what remains and is to come
In October 2010 I start the first collaborative dialogue with Katrina Brown . In November we performer ‘Talking Dance: a performance lecture’ at Exeter Phoenix Arts Centre. There is paper, charcoal, live video feed, microphone, laptop and two projectors – one for live video feed the other for short quotes from dance writers and choreographers. We talk using a ‘straight lecture’ discursive voice, interspersed with whispered voices from the processes of making dance. We talk about Western dance history, about dance’s late arrival into the field of cultural discourses, about how things are changing…. We enact movement that leaves a charcoal trace, movement that leaves a sound trace and begin to explore movement that might leave only resonance…

As we continue to work together we shift into a closer examination of the materials we are working with - charcoal, paper, body, digital technology – and name the project ‘what remains and is to come’. We have been working at TR2 in Plymouth and Space at Dartington. In August we are in residency at Nightingale Brighton.

what remains and is to come is a collaborative dialogue between Katrina Brown and Rosanna Irvine.  Taking a cross-disciplinary approach to choreography, we are working with the materiality of charcoal, paper, body and digital technologies – and with the processes that are instigated through an examination of the properties of these materials. Through work-like repetitive actions and systematic inquiry we are exploring how the processual, emergent potentialities of the materials might be framed as a fluid and multi-layered continuum of images.  We are working with digital technologies to mediate visual and aural aspects of the processes. We create seven layers of charcoal drawings with the body. Each layer is superimposed on the previous one. The last layer is an imprint, which leaves its mark by the absence of the body that previously lay on it. This imprint lies on the history of all the previous layers. These layers carry trace, time, memory, resonance.’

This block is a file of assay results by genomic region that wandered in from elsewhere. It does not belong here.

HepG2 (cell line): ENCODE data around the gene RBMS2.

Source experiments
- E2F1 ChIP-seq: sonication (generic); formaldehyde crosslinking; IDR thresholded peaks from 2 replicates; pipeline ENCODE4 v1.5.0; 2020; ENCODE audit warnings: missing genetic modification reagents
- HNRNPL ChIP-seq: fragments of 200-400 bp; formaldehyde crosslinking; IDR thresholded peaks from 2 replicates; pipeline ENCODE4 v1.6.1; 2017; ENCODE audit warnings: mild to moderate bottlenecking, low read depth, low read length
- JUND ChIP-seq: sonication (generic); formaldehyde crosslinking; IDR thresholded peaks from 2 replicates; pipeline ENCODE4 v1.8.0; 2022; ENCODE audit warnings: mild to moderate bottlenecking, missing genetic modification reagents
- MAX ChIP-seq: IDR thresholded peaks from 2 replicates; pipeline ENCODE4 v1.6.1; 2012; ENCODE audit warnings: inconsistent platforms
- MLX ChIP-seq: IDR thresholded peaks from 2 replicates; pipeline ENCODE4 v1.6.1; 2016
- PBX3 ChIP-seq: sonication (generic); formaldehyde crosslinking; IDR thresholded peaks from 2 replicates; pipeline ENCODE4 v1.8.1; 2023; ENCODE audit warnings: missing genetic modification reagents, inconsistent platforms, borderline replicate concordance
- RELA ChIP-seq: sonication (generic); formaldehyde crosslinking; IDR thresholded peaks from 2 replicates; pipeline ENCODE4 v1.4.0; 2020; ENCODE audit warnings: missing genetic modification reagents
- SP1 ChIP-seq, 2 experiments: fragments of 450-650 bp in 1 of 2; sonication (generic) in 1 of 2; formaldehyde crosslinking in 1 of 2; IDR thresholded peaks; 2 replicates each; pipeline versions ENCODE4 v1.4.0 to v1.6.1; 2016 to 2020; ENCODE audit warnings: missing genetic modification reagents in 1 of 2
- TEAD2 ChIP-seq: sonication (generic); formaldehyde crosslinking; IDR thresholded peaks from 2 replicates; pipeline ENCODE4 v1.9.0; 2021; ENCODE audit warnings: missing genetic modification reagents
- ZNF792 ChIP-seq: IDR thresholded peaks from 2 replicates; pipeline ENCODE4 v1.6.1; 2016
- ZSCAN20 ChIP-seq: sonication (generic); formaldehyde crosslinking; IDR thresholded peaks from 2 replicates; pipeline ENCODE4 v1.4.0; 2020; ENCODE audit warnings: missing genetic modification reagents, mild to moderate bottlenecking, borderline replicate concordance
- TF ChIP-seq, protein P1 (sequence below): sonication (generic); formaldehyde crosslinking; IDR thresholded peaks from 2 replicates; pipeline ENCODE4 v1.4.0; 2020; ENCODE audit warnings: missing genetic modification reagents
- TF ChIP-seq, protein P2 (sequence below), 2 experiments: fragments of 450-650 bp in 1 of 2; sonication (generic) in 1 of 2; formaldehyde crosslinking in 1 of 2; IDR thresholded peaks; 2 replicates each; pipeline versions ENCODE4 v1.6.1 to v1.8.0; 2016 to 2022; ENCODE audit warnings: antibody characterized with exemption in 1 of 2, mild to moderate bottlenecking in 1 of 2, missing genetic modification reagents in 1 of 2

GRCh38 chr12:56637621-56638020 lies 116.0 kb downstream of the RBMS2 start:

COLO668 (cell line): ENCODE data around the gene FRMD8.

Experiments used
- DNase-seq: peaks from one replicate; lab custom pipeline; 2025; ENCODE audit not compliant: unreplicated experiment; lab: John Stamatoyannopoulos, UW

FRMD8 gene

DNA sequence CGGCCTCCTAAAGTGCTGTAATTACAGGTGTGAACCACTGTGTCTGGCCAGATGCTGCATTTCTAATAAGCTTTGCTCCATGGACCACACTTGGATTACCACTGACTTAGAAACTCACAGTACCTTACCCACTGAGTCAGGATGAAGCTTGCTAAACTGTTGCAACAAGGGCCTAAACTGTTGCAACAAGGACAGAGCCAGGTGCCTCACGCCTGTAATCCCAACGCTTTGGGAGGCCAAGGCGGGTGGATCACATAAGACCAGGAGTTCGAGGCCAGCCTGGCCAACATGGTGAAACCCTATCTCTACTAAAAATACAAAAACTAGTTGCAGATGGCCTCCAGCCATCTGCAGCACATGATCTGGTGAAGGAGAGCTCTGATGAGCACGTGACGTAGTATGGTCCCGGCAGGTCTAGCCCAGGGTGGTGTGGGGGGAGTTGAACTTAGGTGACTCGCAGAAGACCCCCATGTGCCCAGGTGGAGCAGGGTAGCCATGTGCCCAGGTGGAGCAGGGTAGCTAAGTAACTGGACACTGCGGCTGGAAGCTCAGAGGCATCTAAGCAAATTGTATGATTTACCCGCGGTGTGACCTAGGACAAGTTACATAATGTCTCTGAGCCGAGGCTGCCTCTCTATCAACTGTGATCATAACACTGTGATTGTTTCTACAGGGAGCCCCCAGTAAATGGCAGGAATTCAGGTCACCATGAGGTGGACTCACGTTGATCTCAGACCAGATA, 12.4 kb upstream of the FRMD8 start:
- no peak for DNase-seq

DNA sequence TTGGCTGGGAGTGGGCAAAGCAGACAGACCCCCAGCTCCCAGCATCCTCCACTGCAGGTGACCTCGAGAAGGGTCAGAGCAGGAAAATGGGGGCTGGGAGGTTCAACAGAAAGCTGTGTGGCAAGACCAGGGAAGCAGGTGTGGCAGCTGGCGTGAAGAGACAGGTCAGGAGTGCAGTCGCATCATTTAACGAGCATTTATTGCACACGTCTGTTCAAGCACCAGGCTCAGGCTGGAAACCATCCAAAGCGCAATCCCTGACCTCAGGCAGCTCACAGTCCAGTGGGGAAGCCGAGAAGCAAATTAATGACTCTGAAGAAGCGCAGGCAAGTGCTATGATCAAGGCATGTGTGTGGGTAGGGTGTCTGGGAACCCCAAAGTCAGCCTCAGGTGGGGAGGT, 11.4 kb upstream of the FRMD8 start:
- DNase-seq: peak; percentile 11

Sense[less] Acts
In March 2011 I begin a collaborative dialogue with Jenny Hill. In June we perform at Siobhan Davies Dance Studio, London. We work with movement and text. There are three questions on the wall behind us: why move? what does a body want? what is a body anyway? There are numerous other questions presented in scrolling text on two laptops at different ends of the space. These questions have arisen through the dialogue we continue to share: questions that seek less an answer and desire more a continuous opening of the collaboration – a movement forward. Or towards? The chairs are arranged in a way that reflects the dynamic architecture of the roof studio, and invites audience movement through the space: to view from another perspective, to read from a laptop for a while … The movement score involves a continual tuning to the space, to each other, to audience movement. The text we speak functions performatively – setting up ambiguous statements that are rooted in what is actually happening in the moment and which begin to implicate the audience into the performance …

More sense[less] acts will follow…

Performance Lecture
In June I present a performance lecture at University of Northampton drawing together the strands of the research. There is a table with laptop and projector, there is a microphone and stand, standing alone, apart from the table. The lecture includes the ‘straight lecture’ from ‘Talking Dance’ - and an absent Katrina. I begin to draw out connections between archival works, recent Nottdance artists, and the kinds of processes I am investigating in my own work.